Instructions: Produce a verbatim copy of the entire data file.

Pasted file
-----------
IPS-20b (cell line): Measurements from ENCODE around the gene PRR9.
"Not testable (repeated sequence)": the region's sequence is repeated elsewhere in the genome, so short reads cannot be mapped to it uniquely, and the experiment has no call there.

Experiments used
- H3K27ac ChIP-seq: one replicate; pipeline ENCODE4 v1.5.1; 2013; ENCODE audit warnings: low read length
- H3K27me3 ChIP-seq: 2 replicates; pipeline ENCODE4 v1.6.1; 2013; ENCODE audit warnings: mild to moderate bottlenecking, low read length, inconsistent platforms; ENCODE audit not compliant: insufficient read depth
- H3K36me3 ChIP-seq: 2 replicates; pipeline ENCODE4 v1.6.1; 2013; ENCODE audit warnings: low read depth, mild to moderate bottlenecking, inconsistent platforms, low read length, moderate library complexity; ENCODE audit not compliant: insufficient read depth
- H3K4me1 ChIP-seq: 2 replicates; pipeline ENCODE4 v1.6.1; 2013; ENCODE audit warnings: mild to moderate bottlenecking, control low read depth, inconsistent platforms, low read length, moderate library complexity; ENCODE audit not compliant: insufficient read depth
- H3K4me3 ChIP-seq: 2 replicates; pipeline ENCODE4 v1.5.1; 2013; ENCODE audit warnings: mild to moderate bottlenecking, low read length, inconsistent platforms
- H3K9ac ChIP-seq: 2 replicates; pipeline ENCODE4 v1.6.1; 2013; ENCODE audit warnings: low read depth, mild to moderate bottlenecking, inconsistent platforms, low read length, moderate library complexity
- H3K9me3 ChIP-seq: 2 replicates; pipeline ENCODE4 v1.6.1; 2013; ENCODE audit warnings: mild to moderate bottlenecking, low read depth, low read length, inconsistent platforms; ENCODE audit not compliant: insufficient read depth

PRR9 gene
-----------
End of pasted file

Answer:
IPS-20b (cell line): Measurements from ENCODE around the gene PRR9.
"Not testable (repeated sequence)": the region's sequence is repeated elsewhere in the genome, so short reads cannot be mapped to it uniquely, and the experiment has no call there.

Experiments used
- H3K27ac ChIP-seq: one replicate; pipeline ENCODE4 v1.5.1; 2013; ENCODE audit warnings: low read length
- H3K27me3 ChIP-seq: 2 replicates; pipeline ENCODE4 v1.6.1; 2013; ENCODE audit warnings: mild to moderate bottlenecking, low read length, inconsistent platforms; ENCODE audit not compliant: insufficient read depth
- H3K36me3 ChIP-seq: 2 replicates; pipeline ENCODE4 v1.6.1; 2013; ENCODE audit warnings: low read depth, mild to moderate bottlenecking, inconsistent platforms, low read length, moderate library complexity; ENCODE audit not compliant: insufficient read depth
- H3K4me1 ChIP-seq: 2 replicates; pipeline ENCODE4 v1.6.1; 2013; ENCODE audit warnings: mild to moderate bottlenecking, control low read depth, inconsistent platforms, low read length, moderate library complexity; ENCODE audit not compliant: insufficient read depth
- H3K4me3 ChIP-seq: 2 replicates; pipeline ENCODE4 v1.5.1; 2013; ENCODE audit warnings: mild to moderate bottlenecking, low read length, inconsistent platforms
- H3K9ac ChIP-seq: 2 replicates; pipeline ENCODE4 v1.6.1; 2013; ENCODE audit warnings: low read depth, mild to moderate bottlenecking, inconsistent platforms, low read length, moderate library complexity
- H3K9me3 ChIP-seq: 2 replicates; pipeline ENCODE4 v1.6.1; 2013; ENCODE audit warnings: mild to moderate bottlenecking, low read depth, low read length, inconsistent platforms; ENCODE audit not compliant: insufficient read depth

PRR9 gene